Can we ever eliminate evil if we don’t understand where it comes from? Locking up criminals only deals with the symptoms of crime and violence, not the causes. And while we are often horrified yet strangely fascinated by the results of evil, we don’t really understand the motivation behind it. It’s a question addressed masterfully in A Human Being Died That Night, writes LESLEY STONES.
I feel a little closer to understanding evil after watching A Human Being Died That Night, a brilliant, searing play about Apartheid assassin Eugene de Kock. This play by Nicholas Wright is utterly compelling and intriguing.
It’s based on the book written by psychologist Pumla Gobodo-Madikizela after her depth-plumbing interviews with De Kock in jail.
The Apartheid assassin nicknamed ‘Prime Evil’ was the head of the regime’s death squads, conducting killing missions in South Africa and across the borders.
He was sentenced to 212 years in jail for crimes against humanity, murder and other charges.
Madikizela served on the Truth and Reconciliation Commission, where De Kock came clean then asked to meet the widows of three policemen he had killed so he could apologise in person. Gobodo-Madikizela was intrigued, and arranged her interviews in Pretoria Central Prison to investigate what motivated his actions.
Wright constructed the play by using the text from Gobodo-Madikizela’s book, the tapes from her interviews, recordings from the Truth and Reconciliation Committee, and some dialogue of his own invention.
Actors Noma Dumezweni and Matthew Marsh deserve as much credit as the script for delivering a power-packed performance that draws you forward in your seat. You’re barely watching a play; you’re watching a conversation, a live interview. You forget this isn’t really him and isn’t really her. You start analysing De Kock’s face – sorry, Marsh’s face – to see if you can add any judgment of your own.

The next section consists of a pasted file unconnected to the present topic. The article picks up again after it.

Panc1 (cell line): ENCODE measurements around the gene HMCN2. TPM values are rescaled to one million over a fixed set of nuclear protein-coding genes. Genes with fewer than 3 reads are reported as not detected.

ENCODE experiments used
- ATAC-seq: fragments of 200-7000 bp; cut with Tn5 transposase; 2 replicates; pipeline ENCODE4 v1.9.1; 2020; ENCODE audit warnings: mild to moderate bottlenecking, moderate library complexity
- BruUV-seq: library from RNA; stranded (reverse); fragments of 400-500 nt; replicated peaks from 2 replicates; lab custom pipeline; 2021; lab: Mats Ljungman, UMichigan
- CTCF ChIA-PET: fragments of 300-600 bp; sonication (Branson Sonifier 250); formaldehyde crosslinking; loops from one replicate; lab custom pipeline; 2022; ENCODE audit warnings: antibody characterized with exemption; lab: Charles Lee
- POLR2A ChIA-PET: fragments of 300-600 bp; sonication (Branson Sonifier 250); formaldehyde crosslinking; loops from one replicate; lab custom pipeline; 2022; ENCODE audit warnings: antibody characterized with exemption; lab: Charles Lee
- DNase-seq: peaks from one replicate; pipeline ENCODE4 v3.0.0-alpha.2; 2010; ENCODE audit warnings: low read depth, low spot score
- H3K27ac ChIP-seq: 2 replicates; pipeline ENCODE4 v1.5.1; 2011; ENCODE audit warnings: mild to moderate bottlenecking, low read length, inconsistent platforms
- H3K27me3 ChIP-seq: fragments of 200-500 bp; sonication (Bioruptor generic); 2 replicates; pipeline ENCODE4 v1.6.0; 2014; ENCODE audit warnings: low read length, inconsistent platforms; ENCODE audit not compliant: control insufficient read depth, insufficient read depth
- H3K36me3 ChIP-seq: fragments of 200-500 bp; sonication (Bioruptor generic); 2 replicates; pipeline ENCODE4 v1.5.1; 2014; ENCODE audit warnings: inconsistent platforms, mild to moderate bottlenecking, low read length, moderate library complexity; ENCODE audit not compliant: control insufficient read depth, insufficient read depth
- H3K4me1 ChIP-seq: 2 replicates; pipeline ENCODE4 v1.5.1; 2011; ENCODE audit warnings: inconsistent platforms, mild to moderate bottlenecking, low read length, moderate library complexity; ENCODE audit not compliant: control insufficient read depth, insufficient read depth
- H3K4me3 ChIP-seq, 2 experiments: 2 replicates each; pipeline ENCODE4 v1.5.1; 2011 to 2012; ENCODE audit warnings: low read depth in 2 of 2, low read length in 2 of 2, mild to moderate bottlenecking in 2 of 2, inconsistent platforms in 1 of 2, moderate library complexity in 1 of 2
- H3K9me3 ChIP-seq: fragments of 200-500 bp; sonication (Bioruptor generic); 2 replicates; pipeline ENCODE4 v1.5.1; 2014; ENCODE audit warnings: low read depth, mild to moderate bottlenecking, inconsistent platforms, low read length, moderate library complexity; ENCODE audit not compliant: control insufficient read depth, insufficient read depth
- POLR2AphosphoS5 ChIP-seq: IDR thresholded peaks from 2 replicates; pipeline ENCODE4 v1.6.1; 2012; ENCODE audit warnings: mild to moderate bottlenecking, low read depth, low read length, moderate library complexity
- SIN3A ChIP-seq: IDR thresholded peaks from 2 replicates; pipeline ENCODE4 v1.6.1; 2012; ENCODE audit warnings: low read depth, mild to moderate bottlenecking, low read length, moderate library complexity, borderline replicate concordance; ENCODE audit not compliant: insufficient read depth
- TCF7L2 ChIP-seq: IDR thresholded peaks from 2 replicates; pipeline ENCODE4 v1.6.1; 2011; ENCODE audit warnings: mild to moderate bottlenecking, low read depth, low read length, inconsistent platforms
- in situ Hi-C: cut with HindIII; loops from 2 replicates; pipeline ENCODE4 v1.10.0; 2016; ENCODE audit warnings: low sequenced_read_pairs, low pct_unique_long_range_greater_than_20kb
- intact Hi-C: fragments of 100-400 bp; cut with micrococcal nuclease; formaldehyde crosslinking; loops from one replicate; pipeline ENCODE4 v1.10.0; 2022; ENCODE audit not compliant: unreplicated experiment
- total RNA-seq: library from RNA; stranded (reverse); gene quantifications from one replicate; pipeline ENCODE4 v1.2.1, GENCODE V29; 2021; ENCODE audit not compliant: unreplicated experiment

The play is tight and tense, beginning with Dumezweni at a podium telling an audience about her experience. Then a curtain pulls back and we’re entering the prison cell where De Kock is chained, an almost avuncular man, welcoming and engaging.
Dumezweni as Gobodo-Madikizela is nicely in command yet almost in awe of the human in front of her. Afraid, she says, of discovering that the perpetrator of such evil is as human as she is.
She asks her questions, probing to see if evil may evolve from an unhappy childhood or being a misfit at school. There are no glib answers.
Maybe the regime’s commanders spotted some inherent taste for violence in him and put him to the test, De Kock suggests. Be grateful nobody has tested you that way, he says.
At one stage he snaps at his questioner, urging her to work harder, dig deeper, get her hands dirty. She cannot remain detached if she truly wants to understand.
The conversation is fast, brittle and burning as the description of his activities flow, most as sordid, regretful memories told as facts, not confessions.
March is mesmerising as he describes the murders his character committed. He has wriggled into De Kock’s soul so completely that maybe he needs to shower and scrub himself each night after this performance, just as De Kock tells of scrubbing off his own skin to remove the sickening smell of blood.
Dumezweni is equally engrossing, returning to the podium to tell us how the interviews affected her as she finds the man beneath the monster.
Numerous insightful comments paint us all guilty, not just the man in chains. “White South Africans needs a scapegoat, black South Africans needed a culprit,” he says. The whites wanted to be protected, and didn’t care how it happened. Anything to make sure they could keep their massive homes and second or third cars. The points hit home, delivered with a shrug, not a shout.
There’s a welcome vein of humour and irony too, again arising from the superb way Wright presents the rich material supplied by Gobodo-Madikizela and De Kock. One of his convictions was for fraud, he says, which was ludicrous when the whole system was corrupt. “There was never an entry in a book saying R5,000 for letter bombs,” he quips.
The two actors and the excellent director Jonathan Munby are all British and the play was first performed in London. It needs to be seen here, where we all have a vested interest in coming to terms with the past.
My partner, a white man of the era, was both gripped and moved. “It’s an eye opener for me,” he said. “You knew these guys existed but you didn’t want to go anywhere near them. They were rougher and tougher. This is an interesting exploration of how they may have felt.”
It certainly is. Marsh describes the warfare in such vivid detail that you can picture the events. At one stage, he describes how he killed one victim as he surged through a window trying to escape an ambush. That’s the man whose blood he could not wash off in the shower, whose face will always remain seared in his memory. Like Lady Macbeth on a grander, bloodier scale.
When he quietly says, “A human being died that night”, I don’t know whether he is talking about the victim, or about De Kock himself. DM
A Human Being Died That Night runs at the Market Theatre until 6 April. Tickets from Computicket.
Photos: Ruophin Coudyzer.
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